HISTORIC HOMES: A SPACE FOR FINE ART

As Addis Abeba booms with new buildings, capturing contemporary visions of a futuristic “New Flower,” what remains of 19th century architectural homes of antiquity are being reduced to rubble or questionably refurbished into less than treasured venues. The establishment of Addis Abeba in the late 1800’s was inspired by Empress Taitu’s curiosity which led to an expedition of scouts leaving Entoto Mountain for the indigenous flora and fauna with gushing rivers and healing hot springs. Not only would the Imperial House and its administration move shortly into the region, but they would begin building a bustling city between 1905 to 1925 to include Taitu Hotel, Bank of Abyssinia and Menelik Cinema amongst others. The past few years there have been many attempts to protect national heritage spaces which speak to the history and development of the capital city. However, when outcries are needed to end the destruction or mis-utilization of these spaces, artists can be found at the forefront.
On the current radar is Menelik Cinema dubbed “Seytan Bet” (House of Satan) located on Churchill Road. The famous stone building introduced film to Ethiopia in 1923, earning its alias from a society unfamiliar with strange images and tongues emanating from the screen. The mostly Orthodox agrarian society was appalled yet intrigued by the tech of the day. In the decades to follow, however, film production would not take off. Menelik Cinema would however influence the establishment of many movie theaters to date which dot every part of the city. It is this legacy, now preserved despite previous efforts to demolish the historic house for film, which is responsible for today’s trend of theaters, one of the earners in the local entertainment economy. Sadly, according to Wendwesen Kebede, Ethiopian Visual Arts Association (EVAA) Secretary GM, Menelik Cinema may yet be another missed opportunity for the arts community, city and country.
Over the past several years EVAA Sec. GM has lobbied for the use of the landmark building. Wendwesen said, “ EVAA has over 50 years as an Ethiopian association with experience in the arts. We have asked the governing bodies to give a space for art display/gallery…we requested this ancient house with full documentation on the purpose of the institution and the cinema house with detailed research, posing the question for the house to be used for traditional and/or fine art of Ethiopia. No answer has been given and rather… rented out as a woodwork factory. We are offended. Governing bodies must do more for historical and fine art and must first recognize (what it means) as a historic space with policies to support both.” As Ethiopia grapples with a hit to tourism, due to COVID and war, ironically amidst the establishment of sites to increase visitors, the arts community may need to re-think the approach to advocacy for recognition, space and support.
In a recent short article in the BBC, a small UK city has proposed a £1.2m plan to “ attract more tourists…focus(ing) on improving links between key landmarks… . Funding for work would in part come from the government’s Town Fund and £300,000 from a local philanthropist. The city has failed to attract visitor numbers relative to its abundant cultural and heritage assets.” Addis Abeba is a growing city with millions of permanent residents, wealthy business owners, expats and visitors who have disposable income and time to visit art spaces. Local venues for art are therefore crucial to develop the creative industry for visitors and locals alike. Does an alliance between the arts society and generous donors need to be forged to begin to see the needle moving within bureaucratic systems focused on building new and “better”? The 2015 Earnst and Young UNESCO commissioned report on Creative Cultural Industries revealed revenues in Africa and the Middle East are at just over $58.B employing over 2.4m people. However, in this year’s UNESCO Global Report they buttress EVAA’s position, entitled Re|Shaping Policies for Creativity – Addressing Culture as a Global Public Good, “…to address the growing challenges of the CCSs and reaffirm their key role in the resilience and regeneration of economies and societies… establish(ing) culture as a global public good which needs to be fully protected and promoted for the benefit of humanity as a whole.” In other words, we can have the best of both worlds, mercantile and cultural interests.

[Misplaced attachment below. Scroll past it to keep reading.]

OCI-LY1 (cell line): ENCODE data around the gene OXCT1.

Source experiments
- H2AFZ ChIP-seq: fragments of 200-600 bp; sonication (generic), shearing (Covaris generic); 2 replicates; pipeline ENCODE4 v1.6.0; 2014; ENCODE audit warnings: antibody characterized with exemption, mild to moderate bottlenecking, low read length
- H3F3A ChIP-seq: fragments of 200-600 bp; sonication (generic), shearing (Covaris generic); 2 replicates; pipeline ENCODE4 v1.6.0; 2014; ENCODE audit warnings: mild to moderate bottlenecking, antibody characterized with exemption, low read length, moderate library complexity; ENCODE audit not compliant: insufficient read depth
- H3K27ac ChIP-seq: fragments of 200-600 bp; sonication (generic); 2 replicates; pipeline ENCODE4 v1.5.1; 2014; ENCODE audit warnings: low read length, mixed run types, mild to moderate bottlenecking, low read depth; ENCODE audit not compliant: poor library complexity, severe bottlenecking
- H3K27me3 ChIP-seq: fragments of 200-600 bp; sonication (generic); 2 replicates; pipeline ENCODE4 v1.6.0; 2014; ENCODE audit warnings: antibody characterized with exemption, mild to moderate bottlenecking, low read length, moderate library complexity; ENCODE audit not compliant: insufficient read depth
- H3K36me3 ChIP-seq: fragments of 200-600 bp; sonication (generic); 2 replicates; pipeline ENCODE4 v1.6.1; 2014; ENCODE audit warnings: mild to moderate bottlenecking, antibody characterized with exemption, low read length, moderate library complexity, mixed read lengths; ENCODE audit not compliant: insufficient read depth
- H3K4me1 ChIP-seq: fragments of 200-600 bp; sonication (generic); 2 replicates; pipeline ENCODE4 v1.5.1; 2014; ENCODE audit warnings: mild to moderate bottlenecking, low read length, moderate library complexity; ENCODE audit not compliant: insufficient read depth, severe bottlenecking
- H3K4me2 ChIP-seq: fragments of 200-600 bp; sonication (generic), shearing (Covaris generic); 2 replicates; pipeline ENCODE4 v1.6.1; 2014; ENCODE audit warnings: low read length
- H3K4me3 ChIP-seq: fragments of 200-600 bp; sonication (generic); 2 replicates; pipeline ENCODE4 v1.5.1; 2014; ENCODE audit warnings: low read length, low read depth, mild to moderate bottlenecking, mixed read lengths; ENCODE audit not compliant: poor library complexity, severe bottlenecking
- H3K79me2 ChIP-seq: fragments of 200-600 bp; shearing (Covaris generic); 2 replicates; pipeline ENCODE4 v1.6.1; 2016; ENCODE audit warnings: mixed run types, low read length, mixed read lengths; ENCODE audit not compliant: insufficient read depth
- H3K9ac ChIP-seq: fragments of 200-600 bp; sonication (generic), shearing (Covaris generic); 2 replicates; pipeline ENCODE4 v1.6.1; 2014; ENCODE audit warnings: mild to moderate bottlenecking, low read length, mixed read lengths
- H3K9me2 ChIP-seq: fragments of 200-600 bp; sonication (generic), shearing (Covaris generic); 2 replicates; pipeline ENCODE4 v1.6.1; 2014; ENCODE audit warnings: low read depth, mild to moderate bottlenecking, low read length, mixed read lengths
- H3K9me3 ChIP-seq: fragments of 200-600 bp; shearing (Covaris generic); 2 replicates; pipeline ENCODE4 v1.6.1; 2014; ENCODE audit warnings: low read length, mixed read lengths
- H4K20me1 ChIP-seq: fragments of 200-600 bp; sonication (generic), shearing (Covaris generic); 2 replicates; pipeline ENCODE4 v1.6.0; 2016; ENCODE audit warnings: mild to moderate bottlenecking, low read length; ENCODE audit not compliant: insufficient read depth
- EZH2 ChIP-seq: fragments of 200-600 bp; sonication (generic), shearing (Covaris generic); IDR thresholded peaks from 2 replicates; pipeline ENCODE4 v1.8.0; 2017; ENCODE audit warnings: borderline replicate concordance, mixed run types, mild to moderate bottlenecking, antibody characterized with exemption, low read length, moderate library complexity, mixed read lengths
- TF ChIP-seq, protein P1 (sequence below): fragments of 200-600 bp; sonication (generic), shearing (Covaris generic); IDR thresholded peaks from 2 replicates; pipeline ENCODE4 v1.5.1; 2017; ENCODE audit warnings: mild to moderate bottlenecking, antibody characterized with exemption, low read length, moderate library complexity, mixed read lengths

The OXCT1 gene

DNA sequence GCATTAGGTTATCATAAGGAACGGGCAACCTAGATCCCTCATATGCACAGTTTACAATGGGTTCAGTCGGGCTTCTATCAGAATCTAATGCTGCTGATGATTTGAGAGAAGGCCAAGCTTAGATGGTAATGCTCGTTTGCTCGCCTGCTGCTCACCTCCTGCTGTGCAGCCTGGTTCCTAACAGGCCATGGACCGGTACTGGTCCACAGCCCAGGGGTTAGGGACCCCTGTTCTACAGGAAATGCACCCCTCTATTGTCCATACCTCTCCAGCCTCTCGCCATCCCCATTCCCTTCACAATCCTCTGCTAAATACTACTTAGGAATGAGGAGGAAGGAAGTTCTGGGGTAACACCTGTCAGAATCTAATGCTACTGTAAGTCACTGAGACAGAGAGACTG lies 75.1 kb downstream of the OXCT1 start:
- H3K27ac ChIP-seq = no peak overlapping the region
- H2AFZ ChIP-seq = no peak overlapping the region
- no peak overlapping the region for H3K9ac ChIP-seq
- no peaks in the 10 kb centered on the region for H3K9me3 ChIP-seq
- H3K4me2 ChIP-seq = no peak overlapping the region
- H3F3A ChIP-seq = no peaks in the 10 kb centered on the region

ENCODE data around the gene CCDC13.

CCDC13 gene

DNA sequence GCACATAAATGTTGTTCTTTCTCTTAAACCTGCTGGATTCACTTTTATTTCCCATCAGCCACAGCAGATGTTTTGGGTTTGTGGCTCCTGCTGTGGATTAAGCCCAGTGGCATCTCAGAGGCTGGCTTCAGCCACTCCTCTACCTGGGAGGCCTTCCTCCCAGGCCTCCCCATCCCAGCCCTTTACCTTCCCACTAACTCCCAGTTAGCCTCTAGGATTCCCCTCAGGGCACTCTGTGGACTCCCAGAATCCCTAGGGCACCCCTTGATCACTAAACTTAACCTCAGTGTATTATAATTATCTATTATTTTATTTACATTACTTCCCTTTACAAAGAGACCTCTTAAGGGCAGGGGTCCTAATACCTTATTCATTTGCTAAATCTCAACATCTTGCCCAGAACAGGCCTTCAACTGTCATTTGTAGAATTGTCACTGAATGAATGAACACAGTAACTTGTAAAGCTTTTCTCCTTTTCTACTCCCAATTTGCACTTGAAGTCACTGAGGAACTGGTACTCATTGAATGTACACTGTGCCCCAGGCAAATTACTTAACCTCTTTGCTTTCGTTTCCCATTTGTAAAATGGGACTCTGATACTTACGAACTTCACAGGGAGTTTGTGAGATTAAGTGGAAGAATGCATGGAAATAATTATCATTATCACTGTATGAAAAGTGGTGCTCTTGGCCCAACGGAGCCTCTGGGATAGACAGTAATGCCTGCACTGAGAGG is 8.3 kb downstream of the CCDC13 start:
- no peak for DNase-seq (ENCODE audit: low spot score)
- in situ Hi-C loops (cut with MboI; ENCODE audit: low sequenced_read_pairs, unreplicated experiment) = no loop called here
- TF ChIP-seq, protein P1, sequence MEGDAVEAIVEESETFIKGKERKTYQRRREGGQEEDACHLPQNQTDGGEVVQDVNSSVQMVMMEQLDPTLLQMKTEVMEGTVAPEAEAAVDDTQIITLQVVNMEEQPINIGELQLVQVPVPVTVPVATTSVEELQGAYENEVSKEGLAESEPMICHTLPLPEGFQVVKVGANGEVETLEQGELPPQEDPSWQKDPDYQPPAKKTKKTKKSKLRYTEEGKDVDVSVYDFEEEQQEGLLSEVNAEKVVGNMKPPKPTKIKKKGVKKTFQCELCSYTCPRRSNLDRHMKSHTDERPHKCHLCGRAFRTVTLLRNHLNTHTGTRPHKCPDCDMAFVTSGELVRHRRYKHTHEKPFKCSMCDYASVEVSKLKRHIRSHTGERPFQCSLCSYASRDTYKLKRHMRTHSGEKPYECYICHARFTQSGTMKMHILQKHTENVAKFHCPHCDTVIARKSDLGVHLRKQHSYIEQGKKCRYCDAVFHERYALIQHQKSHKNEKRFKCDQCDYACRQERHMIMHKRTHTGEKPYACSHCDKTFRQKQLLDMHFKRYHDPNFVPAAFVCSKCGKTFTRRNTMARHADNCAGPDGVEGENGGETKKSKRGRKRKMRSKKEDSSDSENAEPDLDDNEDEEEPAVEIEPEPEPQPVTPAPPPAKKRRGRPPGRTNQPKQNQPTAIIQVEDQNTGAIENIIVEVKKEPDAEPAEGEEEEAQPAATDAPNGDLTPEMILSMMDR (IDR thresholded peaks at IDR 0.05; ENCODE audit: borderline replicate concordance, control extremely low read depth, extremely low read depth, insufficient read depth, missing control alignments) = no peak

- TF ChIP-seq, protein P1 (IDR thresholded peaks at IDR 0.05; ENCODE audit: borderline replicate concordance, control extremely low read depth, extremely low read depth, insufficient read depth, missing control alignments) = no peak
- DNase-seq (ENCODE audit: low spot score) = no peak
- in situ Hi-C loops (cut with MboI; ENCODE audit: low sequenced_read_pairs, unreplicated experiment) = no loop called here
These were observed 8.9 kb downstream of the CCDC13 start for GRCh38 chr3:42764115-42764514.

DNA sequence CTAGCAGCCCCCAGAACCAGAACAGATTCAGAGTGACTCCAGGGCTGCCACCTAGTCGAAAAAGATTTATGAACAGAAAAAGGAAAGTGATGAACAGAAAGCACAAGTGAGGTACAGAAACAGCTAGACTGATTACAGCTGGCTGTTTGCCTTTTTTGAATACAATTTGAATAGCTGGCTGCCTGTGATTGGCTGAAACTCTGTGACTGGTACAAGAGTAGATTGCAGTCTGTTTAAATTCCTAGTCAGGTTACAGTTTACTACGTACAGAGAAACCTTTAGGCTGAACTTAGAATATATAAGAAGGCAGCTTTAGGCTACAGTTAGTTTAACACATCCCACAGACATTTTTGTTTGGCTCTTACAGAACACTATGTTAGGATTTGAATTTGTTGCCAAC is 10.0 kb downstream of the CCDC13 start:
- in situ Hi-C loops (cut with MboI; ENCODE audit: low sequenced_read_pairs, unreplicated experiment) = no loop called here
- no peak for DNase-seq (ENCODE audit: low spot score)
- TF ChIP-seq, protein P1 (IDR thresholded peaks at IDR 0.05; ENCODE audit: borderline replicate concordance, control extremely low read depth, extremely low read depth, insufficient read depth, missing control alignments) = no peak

Ethiopian art continues to climb, with high end auction houses, international art fairs and main stream media keeping a keen eye on the slow steady rise of artists growing the industry. Interest in Ethiopian historic and iconic art also continues to peek, while local based international institutions such as Addis Fine Art Gallery, Zoma Museum and myriad artist collectives, like Kiya Tadele led YATREDA, place Ethiopia on the world map. So, what will it take for full support, recognition and/or revitalization of the fine arts, a prestigious part of Ethiopian society? As early as the 1950’s fine art was a priority leading to the establishment of the now named Ale Felege Selam School of Fine Arts. Ethiopia has a plethora of resources and historic homes which can help bridge the 19th and 21st century of Ethiopia through contemporary art, no reason for delay.

Dr. Desta Meghoo is a Jamaican born Creative Consultant, Curator and cultural promoter based in Ethiopia since 2005. She also serves as Liaison to the AU for the Ghana based, Diaspora African Forum.

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